The Great Nebula in Orion – M42

Few astro-images excite the imagination like the Orion Nebula. Also known as M42, this is the brightest nebula seen from the northern skies. The nebula is a star factory as the glowing gas surrounding the hot young stars is slowly but surely collapsing to make hot new stars. It’s only 1,350 light-years away. The Nebula is about is estimated to be 24 light years across and it has a mass of about 2000 times the mass of the Sun.

From a scientist’s standpoint, the Orion Nebula offers one of the best opportunities to study how stars are born partly because it is the nearest large star-forming region, but also because the nebula’s energetic stars have blown away obscuring gas and dust clouds that would otherwise block our view – providing an intimate look at a range of ongoing stages of starbirth and evolution.

The nebula is visible with the naked eye even from areas affected by some light pollution. It is seen as the middle “star” in the “sword” of Orion, which are the three stars located south of Orion’s Belt. The star appears fuzzy to sharp-eyed observers, and the nebulosity is obvious through binoculars or a small telescope. Having said that, it is dim enough that the cones of our eyes cannot see it and only rods can, which means that we can only see it gray colors.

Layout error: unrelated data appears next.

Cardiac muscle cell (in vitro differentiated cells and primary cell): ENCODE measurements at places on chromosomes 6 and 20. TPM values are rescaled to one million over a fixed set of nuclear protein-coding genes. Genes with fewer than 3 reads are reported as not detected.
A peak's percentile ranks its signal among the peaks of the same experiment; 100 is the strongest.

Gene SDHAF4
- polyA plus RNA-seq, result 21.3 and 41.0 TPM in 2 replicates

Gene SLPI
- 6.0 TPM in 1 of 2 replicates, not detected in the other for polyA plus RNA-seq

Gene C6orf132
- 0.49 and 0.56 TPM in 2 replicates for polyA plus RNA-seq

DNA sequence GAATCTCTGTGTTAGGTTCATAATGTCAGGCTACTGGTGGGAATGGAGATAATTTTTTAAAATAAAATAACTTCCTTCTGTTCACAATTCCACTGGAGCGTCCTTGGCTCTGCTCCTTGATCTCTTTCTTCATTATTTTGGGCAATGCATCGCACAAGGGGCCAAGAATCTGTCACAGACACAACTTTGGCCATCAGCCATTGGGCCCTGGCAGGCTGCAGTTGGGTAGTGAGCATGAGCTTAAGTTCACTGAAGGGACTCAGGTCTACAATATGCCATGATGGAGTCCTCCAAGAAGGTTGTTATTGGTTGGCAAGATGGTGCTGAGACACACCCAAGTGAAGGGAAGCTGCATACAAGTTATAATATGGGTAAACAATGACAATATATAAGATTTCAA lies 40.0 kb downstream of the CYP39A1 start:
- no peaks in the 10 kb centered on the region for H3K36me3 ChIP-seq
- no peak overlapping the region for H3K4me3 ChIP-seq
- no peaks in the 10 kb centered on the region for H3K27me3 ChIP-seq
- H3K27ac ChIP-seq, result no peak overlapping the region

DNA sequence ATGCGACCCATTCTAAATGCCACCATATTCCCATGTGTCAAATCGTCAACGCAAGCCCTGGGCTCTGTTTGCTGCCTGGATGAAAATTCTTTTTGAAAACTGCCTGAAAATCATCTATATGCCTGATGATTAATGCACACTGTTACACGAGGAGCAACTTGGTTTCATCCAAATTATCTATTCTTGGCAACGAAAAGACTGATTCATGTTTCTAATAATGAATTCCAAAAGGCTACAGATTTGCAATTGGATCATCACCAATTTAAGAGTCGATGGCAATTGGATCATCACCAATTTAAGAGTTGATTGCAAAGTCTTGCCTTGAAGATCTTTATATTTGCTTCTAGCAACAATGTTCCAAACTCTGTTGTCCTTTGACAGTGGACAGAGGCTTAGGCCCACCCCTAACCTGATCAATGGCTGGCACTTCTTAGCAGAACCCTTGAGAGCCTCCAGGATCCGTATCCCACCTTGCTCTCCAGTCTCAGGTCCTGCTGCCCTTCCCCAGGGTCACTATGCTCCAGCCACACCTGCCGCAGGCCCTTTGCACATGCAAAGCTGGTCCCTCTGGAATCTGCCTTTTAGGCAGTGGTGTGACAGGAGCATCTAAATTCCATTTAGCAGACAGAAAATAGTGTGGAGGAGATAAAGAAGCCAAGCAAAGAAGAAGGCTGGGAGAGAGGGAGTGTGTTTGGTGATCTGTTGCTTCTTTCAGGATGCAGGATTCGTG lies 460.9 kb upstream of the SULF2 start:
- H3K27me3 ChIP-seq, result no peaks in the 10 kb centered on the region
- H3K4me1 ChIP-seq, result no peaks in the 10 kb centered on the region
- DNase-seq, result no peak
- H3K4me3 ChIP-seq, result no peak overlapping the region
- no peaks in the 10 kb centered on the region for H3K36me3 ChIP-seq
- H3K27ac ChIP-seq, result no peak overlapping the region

The nebula can look like a sideways looking bird with a well defined beak and flowing feathers.

I took these images with relatively shorter time duration because of its high brightness. Total of 76 minutes (43 images of 1 minutes each for luminance and 11 images of RGB for 1 minutes as well).

The great tools ‘Masked Stretch’ and ‘HDR processing’ in Pixinsight allows this object, which has an extremely bright core, to be processed without flaring up the core too much.


It was time to do a good narrowband image of M42 and I believe it has come out reasonably good with sharper stars and substantially more photons. These images were taken with 3 different filters – Hydrogen Alpha (36 images of 10 minutes each), Oxygen III (18 images of 10 minutes) and Sulfur (16 images of 10 minutes). Thus we take all the emission nebula’s molecular cloud without getting the rest of the spectrum (visible light and infrared) thereby getting reasonably limited data from stars. And that makes stars sharper and nebula get differentiated more clearly from star-clutter.

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